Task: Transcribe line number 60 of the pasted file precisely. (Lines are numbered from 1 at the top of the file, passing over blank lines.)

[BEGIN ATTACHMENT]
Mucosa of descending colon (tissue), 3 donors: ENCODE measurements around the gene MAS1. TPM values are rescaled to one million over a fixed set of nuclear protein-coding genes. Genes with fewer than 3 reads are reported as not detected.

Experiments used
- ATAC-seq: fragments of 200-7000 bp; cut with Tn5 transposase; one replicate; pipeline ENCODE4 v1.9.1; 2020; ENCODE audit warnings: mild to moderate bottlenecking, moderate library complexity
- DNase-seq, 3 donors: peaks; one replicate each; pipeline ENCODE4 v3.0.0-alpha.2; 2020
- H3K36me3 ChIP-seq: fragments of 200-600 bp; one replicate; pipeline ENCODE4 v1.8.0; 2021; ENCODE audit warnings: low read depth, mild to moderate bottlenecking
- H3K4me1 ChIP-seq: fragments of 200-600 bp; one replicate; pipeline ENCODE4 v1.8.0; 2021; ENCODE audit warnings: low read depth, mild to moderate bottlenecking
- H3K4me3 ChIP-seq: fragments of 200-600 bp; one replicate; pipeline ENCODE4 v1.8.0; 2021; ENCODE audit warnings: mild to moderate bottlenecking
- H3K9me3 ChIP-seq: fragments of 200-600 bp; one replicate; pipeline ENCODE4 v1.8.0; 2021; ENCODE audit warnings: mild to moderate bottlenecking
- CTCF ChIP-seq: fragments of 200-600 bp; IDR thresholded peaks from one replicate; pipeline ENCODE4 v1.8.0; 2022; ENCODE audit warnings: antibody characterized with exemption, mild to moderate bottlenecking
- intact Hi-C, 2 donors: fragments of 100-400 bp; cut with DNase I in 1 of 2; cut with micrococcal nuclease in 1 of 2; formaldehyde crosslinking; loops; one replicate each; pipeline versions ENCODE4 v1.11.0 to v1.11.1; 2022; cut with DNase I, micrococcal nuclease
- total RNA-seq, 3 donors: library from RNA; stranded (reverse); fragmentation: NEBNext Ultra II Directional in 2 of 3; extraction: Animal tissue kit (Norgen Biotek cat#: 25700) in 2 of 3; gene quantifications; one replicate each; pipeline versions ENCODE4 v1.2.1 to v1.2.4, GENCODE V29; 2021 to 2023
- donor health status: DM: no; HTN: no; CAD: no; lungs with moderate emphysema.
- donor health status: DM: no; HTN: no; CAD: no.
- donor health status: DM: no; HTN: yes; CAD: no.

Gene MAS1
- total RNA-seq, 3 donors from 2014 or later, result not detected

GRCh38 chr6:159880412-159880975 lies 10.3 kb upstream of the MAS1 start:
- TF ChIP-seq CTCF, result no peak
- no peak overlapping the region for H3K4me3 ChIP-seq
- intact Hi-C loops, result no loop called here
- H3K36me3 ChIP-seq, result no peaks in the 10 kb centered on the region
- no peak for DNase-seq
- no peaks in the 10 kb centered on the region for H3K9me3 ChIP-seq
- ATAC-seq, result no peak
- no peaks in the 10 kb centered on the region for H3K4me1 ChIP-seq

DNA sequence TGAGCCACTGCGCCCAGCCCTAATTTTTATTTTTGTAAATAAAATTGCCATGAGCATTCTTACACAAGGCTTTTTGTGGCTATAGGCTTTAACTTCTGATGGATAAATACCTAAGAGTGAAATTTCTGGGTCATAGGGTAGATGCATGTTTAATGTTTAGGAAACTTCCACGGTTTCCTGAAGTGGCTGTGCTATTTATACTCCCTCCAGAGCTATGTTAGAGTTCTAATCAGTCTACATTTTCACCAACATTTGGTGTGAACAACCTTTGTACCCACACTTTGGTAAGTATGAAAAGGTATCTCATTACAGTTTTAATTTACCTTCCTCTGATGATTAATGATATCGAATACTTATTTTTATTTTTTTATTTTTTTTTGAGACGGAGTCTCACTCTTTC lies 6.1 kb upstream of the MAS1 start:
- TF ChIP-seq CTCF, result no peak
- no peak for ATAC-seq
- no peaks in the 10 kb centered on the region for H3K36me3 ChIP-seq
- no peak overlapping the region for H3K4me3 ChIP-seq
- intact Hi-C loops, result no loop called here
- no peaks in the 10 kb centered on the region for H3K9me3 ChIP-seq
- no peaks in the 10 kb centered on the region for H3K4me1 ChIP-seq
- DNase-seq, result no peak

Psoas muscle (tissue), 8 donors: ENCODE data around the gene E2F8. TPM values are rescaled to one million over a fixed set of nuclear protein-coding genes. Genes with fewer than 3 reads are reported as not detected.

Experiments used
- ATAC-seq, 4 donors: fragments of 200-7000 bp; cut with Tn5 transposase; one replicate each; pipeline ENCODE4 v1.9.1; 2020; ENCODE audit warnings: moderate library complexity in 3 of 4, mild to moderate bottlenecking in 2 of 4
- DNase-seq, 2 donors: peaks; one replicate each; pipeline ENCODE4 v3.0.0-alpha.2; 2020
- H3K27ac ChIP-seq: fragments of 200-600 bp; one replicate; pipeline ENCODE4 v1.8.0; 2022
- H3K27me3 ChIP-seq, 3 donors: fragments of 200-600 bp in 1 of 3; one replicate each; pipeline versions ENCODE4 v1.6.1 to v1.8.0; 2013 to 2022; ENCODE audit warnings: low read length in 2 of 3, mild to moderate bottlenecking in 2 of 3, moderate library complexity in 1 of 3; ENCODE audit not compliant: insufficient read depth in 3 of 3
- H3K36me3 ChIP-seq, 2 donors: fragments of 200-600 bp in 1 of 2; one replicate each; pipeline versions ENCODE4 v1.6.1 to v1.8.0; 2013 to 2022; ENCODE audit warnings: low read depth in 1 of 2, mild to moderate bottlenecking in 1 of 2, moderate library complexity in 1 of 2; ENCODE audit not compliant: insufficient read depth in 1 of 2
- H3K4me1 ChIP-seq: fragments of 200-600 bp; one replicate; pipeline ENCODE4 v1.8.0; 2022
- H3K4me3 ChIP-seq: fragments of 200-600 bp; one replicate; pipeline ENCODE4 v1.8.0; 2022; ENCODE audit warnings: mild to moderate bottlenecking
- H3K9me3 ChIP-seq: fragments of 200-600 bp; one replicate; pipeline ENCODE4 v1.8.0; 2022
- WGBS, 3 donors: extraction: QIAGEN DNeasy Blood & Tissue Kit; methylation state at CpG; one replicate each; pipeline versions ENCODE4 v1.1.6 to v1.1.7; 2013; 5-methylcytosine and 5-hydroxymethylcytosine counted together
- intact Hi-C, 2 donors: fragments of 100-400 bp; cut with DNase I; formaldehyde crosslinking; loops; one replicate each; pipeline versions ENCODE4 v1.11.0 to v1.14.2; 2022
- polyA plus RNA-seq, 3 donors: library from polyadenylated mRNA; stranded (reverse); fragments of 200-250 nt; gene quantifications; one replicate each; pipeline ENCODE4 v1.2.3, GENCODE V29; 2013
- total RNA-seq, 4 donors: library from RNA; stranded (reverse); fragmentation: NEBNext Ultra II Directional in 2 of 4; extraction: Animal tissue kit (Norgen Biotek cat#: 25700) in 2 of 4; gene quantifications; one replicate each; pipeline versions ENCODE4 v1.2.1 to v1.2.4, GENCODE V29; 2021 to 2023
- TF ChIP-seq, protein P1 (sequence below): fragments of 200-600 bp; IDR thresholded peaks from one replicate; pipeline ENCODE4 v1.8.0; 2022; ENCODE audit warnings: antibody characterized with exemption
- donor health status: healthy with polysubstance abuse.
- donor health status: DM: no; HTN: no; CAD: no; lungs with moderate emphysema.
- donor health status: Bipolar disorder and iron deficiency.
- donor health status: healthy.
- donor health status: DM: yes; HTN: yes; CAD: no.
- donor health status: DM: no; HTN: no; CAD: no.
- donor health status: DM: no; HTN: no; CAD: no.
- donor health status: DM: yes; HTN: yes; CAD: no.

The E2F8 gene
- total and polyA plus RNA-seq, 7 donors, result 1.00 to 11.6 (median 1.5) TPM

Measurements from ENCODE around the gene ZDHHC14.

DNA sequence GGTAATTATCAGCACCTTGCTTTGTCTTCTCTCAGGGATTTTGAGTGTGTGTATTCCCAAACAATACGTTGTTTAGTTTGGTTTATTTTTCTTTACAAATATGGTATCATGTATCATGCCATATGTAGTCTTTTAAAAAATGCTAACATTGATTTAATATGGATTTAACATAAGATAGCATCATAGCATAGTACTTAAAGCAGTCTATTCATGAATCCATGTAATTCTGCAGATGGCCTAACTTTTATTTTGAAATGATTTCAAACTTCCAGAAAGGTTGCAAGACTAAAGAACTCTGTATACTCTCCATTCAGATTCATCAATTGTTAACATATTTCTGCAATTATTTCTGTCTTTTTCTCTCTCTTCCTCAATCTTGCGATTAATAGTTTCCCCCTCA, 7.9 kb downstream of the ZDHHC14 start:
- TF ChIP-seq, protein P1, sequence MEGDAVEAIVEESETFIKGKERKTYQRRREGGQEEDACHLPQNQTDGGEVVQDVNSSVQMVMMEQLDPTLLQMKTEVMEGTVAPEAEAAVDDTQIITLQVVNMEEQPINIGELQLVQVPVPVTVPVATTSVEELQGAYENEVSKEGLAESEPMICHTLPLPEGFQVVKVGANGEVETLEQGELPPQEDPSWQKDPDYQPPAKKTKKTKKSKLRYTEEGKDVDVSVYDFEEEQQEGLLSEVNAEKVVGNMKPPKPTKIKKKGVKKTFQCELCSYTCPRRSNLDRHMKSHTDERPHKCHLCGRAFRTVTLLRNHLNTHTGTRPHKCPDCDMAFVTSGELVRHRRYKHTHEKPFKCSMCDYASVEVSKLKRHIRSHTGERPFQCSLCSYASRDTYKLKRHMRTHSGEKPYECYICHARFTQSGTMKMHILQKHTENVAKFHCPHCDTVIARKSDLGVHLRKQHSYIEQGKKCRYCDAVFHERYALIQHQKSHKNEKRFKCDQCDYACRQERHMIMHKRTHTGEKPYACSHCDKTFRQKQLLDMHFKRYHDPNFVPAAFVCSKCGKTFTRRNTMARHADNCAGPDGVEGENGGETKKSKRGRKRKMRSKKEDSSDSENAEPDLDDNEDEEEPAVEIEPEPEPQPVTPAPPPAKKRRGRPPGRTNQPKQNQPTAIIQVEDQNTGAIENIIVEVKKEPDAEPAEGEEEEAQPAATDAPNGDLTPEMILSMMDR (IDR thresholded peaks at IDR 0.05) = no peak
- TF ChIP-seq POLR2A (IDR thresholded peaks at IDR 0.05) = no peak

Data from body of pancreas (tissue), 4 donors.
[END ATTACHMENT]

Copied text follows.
Measurements from ENCODE around the gene ZDHHC14.